By the way, with regard to Tibet, Canada doesn’t just ignore China’s brutal occupation — the Canadians actually exploit it.
And therein lies the appalling hypocrisy.
China has abused the occupied lands of Tibet in one of the that an occupying power can — namely, by mining. Mining in Tibet has not only robbed the Tibetan people of their very resources, but it has polluted their water sources, destroyed their local grasslands, brought a severe risk of landslides and irreversibly changed Tibet’s historic landscape.
Yet, following China’s 2007 announcement of exploiting vast deposits of copper, iron, lead, silver, lithium, and zinc throughout Tibet, a staggering jumped to develop mines in the territory, with most already actively mining by 2011. To be clear, they paid China, not Tibet, for the mining rights.
While some Canadian mine companies did sell the rights of their newly-opened Tibetan mines back to Chinese companies, they did so only after they’d already made phenomenal sums off of Tibetans’ backs. For example, Canadian mining giant Hunter-Dickinson’s sold Continental-Minerals, and with it the rights to their Tibetan mine, for almost half a billion dollars — the in their 30 years of operation.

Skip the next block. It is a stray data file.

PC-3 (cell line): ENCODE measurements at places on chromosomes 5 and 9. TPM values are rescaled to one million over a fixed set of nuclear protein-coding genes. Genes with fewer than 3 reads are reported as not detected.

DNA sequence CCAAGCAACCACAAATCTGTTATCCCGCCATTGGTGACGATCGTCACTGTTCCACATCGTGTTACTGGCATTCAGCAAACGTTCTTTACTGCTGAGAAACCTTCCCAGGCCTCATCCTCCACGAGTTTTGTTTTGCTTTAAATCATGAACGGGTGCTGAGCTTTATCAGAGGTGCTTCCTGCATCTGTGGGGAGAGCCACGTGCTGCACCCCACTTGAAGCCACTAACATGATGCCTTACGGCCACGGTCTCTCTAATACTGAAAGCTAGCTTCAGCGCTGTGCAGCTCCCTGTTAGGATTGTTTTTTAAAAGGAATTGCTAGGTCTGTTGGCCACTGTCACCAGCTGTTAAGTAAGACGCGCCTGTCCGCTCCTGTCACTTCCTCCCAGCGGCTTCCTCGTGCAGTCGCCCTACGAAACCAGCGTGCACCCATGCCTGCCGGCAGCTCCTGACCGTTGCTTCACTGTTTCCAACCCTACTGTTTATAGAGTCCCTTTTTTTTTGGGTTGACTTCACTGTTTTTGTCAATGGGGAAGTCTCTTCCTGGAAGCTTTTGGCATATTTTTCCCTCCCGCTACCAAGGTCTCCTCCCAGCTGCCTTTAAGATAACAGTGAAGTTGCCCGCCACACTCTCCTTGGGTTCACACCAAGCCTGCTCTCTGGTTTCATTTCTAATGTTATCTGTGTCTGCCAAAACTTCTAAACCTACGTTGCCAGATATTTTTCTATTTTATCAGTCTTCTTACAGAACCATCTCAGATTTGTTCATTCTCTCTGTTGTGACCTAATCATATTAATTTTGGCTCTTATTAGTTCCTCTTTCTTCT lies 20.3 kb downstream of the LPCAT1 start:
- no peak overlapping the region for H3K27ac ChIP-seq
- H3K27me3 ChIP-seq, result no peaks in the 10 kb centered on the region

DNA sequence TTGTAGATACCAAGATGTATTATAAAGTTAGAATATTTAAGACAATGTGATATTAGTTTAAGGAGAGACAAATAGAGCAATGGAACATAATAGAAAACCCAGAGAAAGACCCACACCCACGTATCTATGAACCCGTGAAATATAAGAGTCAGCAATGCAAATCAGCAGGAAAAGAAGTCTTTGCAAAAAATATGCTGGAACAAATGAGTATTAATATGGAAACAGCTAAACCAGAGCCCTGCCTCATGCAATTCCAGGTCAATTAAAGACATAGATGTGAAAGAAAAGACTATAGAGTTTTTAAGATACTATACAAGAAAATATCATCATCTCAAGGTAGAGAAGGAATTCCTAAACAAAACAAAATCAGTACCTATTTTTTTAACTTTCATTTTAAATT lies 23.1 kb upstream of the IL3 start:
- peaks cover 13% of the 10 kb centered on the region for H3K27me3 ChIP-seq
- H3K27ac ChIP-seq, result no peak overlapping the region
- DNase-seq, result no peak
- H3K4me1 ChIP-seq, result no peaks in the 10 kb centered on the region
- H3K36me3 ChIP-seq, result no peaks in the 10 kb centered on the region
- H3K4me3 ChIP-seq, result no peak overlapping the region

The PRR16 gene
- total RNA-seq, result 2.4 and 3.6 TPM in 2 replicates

Far worse than being complicit in theft from the Tibetan people, Canadian mining companies have also caused irreversible, and often deadly, damage.
In 2011, the Chinese minister of land and resources warned that the ecology of the Tibetan plateau is “extremely fragile.” His warnings, however, were ignored by Canadian and Chinese companies alike, with China Gold International Resources, another company
That mine, it should also be mentioned, is in the Gyama valley — which the Tibetan people revere as one of their most They have tried, in the past, to protest the desecration and devastation caused to these sacred lands by Canadian mining companies, with similarly tragic consequences. In 2010, four Tibetans were and 30 others hurt when Chinese mining officials opened fire on crowds protesting the expansion of mine operations in their sacred homeland. In 2013, further protests saw another Tibetan activist by police.
As if Canada couldn’t be more involved with the exploitation of Tibet, the creation of these mines was in 2006 with the opening of the Qinghai-Tibet Rail Line, which allowed for the import of mining materials and machinery into Tibet. That rail line was made possible largely through the Bombardier Sifang Power Transportation company, a joint venture between three entities —
Canadian companies seem knee-deep in some pretty serious exploitation of an occupied territory in the world today. Yet, Canada didn’t seem nearly as worried about that as checking the labels on Israeli wine.
While they might have failed this time around, those behind this bizarre and biased action are likely to be back.
Shmuley Boteach, “America’s Rabbi,” whom the Washington Post calls “the most famous Rabbi in America,” is founder of The World Values Network and is the international best-selling author of 30 books, including Kosher Sex and Kosher Lust. Follow him on Twitter @RabbiShmuley.